This area of Champagne is famous for being one of the most extensively harvested for Champagne production. It is also home to some of the best pinot noir and pinot meunier grapes grown in Champagne. For April, I am pleased to present two red grape-based Champagnes. Many of you are familiar with the Philippe Gonet Brut Reserve ($27.99), a masterful blend of 60% pinot noir, 30% chardonnay and 10% pinot meunier. I have a soft spot for this producer because the vintner and his associates are some of the best people in the business. It takes more than an amiable personality to make a good wine, however! All grapes for the Brut Reserve are estate grown, Gonet fruit. The current release is a particular blend from the 2000 (30%) and 2001 vintages (70%). The 2000 stock is from reserve wine. A flavorful, slightly toasty character with a nose of vanilla, fresh-baked bread and citrus fruit. Nectarine fruit in the mouth, with subtle vanilla and a leaner character than the nose suggests. Perfection with lobster soup! Wine number two is somewhat of an oddity. In the case of the Michel Dervin Brut ($24.99), this is not a bad thing! A blend of 60% pinot meunier, 35% pinot noir and 5% chardonnay, this one’s unusual due to the high percentage of meunier used. Those of you who have come to our Champagne tastings know that pinot meunier lends an almost caramel/cognac aspect to Champagne. This results in a nose of brioche, crème caramel and delicate red fruits. In the mouth, there is a distinct toastiness with roasted nuts, dried cherry notes and a hint of lemon curd. An excellent choice for those who like toasty and yeasty Champagnes. The price makes it a MUST have! —Scott Beckerley
After an all-to-long absence the Champagnes of Michel Dervin are back. These are exciting and unique Champagnes from a little-known and very tiny village called Cuchery. They are made by Michel Dervin, who is also the wine maker for Domaine J. Laurens in Limoux. The Michel Dervin Brut Champagne ($24.99) has a wonderful brioche and subtle fruit nose. The flavors are quite concentrated and complex. The Champagne has a great toastiness balanced by lightness on its refreshing and long finish. The cuvee is a blend of 85% 2002 and 15% 2001 vintages. It is made out of 95% estate fruit from small plots in the villages of Cuchery, Damery, Reuil and Chapelle Monthadon in the picturesque valley of the Marne. The 1999 Michel Dervin Brut ($29.99) is a step up in length and balance. With more pinot noir and chardonnay in the blend (70% pinot noir, 30% meunier), this wine has more intense aromas. The flavors are big, broad and very unique. For lovers of a rich style this wine will not let you down. If you have never had a valley of the Marne meunier-based Champagne, these two are a great place to start. Please feel free to contact me at 1 (800) 247-5987 ex 728, or at firstname.lastname@example.org with any of your champagne (or sherry!) needs. Please also drop me a line if you would like to be on my list of Champagne customers. A toast to you! —Gary Westby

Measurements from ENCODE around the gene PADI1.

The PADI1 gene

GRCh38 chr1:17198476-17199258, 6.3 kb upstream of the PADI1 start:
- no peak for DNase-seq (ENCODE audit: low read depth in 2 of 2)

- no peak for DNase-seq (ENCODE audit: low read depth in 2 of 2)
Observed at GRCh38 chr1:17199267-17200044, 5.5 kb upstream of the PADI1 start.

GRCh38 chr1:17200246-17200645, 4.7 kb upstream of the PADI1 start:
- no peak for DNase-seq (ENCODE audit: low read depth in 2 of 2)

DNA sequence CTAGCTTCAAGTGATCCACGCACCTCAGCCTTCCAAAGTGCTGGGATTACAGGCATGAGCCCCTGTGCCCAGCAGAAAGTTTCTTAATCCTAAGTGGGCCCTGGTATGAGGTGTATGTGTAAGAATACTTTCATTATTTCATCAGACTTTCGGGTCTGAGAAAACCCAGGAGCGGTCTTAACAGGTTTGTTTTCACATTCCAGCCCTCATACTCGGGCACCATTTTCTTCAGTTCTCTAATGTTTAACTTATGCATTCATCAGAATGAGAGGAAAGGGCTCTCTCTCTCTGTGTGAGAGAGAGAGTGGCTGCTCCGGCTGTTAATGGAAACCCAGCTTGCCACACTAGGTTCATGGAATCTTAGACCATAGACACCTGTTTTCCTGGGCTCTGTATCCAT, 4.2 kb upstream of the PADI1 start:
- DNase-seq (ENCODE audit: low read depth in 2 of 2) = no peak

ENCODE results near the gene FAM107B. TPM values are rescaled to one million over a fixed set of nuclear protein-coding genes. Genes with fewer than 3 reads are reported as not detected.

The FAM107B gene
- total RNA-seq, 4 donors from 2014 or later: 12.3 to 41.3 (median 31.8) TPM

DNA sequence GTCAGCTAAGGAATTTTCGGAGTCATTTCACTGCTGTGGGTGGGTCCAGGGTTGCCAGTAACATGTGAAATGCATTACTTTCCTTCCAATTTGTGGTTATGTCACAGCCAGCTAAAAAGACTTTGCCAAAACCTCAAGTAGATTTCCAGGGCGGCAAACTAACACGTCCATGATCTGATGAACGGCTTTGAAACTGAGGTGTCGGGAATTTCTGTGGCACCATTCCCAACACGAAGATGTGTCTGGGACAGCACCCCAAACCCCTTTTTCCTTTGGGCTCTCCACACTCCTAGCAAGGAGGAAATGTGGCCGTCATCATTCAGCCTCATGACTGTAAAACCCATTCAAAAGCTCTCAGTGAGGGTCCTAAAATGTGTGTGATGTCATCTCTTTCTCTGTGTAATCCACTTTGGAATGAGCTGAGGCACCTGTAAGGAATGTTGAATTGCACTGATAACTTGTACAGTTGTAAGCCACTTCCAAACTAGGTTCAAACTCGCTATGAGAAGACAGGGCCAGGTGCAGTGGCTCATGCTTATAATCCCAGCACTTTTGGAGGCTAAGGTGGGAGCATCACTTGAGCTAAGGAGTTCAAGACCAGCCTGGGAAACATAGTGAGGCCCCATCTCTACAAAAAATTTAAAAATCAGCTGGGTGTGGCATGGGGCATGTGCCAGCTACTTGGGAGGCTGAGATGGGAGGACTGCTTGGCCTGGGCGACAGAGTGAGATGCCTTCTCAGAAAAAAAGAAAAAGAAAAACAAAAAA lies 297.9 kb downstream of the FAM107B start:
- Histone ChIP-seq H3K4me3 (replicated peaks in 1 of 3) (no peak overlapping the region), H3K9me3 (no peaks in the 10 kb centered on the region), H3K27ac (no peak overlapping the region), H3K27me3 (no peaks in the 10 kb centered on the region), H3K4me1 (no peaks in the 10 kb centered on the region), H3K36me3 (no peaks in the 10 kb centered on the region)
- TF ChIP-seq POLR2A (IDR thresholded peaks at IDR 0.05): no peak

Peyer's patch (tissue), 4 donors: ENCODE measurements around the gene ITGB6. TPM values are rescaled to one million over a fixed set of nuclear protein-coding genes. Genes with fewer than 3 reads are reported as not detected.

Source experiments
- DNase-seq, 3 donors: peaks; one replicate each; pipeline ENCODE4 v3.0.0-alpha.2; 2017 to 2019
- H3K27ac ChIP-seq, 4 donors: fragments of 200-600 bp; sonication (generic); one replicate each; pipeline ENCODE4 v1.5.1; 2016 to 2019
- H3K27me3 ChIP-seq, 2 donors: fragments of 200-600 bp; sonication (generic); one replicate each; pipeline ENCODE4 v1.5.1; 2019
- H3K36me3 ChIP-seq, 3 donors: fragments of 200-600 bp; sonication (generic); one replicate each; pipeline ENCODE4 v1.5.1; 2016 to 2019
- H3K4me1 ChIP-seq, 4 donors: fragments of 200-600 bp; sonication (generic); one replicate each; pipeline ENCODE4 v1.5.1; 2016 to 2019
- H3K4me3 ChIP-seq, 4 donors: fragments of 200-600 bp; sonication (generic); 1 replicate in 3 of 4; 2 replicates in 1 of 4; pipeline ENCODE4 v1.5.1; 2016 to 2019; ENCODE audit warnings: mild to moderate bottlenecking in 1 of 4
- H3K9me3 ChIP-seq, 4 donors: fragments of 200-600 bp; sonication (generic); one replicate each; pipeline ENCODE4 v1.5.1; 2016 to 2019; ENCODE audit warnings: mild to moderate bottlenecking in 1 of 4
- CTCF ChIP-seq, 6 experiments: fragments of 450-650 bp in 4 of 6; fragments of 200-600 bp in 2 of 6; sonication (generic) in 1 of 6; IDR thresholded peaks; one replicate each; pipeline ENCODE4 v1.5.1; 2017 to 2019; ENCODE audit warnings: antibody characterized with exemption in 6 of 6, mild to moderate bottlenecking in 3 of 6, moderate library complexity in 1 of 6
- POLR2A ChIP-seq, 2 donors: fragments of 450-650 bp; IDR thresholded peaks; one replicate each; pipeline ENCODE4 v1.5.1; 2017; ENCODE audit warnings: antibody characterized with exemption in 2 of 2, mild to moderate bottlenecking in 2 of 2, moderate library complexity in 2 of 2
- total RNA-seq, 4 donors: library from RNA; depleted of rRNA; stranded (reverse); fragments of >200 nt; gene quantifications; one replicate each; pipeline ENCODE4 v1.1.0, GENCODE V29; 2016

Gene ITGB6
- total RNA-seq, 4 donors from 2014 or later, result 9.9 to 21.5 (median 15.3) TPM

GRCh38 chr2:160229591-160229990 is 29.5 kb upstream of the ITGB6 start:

Sometimes it’s really hard to tell where the truth ends and unreality begins at this establishment. The saying “truth is stranger than fiction” is never more true than within these walls. In the spirit of the month of fooling, I invite you to play the April True or False game with me. Our Champagne buyer Gary Westby has introduced all of us to the great Champagnes of Rene Collard. Mr. Collard is a perfectionist to the point of producing a grand total of three vintage-designated wines in the last 26 years. The 1990 Rene Collard Cuvee Reservee Millesime ($49.99) is the third of the latest of the triumvirate. Collard Champagnes show abundant breed and finesse. This bottling, consisting of 90% meunier and 10% chardonnay, is focused and fresh. As no secondary fermentation is induced, the Cuvee Reservee is crisp and intense with notes of melons and peaches. Fresh as a daisy at the sweet age of sixteen. Westby once went dumpster diving for a bottle of Thomas Kruse non vintage Sauvignon Vert that I tossed out. He drank it! True or false? 1996 was a watershed vintage in Bordeaux, producing wines of great power and longevity. A prolific vintage such as this presents the opportunity for additional bottlings, or “second” wines. The 1996 Pagodes de Cos ($29.99) is such a wine, the little brother to the world-class Cos d’Estournel. The Pagodes carries the house style of exotic ripe black and red fruits and allspice. The quality is absolutely superb, better than many châteaux produced with their flagship bottlings. A great value. Jim Barr once mistook a plastic decoy owl for a real one, and claimed to have seen it spread its wings. True or false? Time for dessert: 1997 was not a year for greatness in Sauternes. Yet it is an important one, as these are the wines to enjoy while the longer-lived wines mature. The restaurants of France are so adept at selecting and showcasing wines from years like ’97, as the wines are more evolved and marry with the food sooner. Here in the states we go for the great vintages, disregarding where the wine may be in its aging cycle. The better houses produced wines of balance in ’97, but with the plump, forthcoming fruitiness that suggests early enjoyment. The sweet 1997 Guiraud ($47.99) has two faces: A lovely drink now with warm, buttery fruitiness, and the potential to age gracefully for a number of years. Clyde Beffa once drove through an outdoor restaurant in the Rhone valley, scattering diners. True or false? O.K. Two more: Jim Barr is the only K&L employee to throw up on the vines of Château Latour. True or false? Trey Beffa once listed the city of an Iowa-based customer as Cedar Rabbits. True or false? Answer: All true of course. —Joe Zugelder
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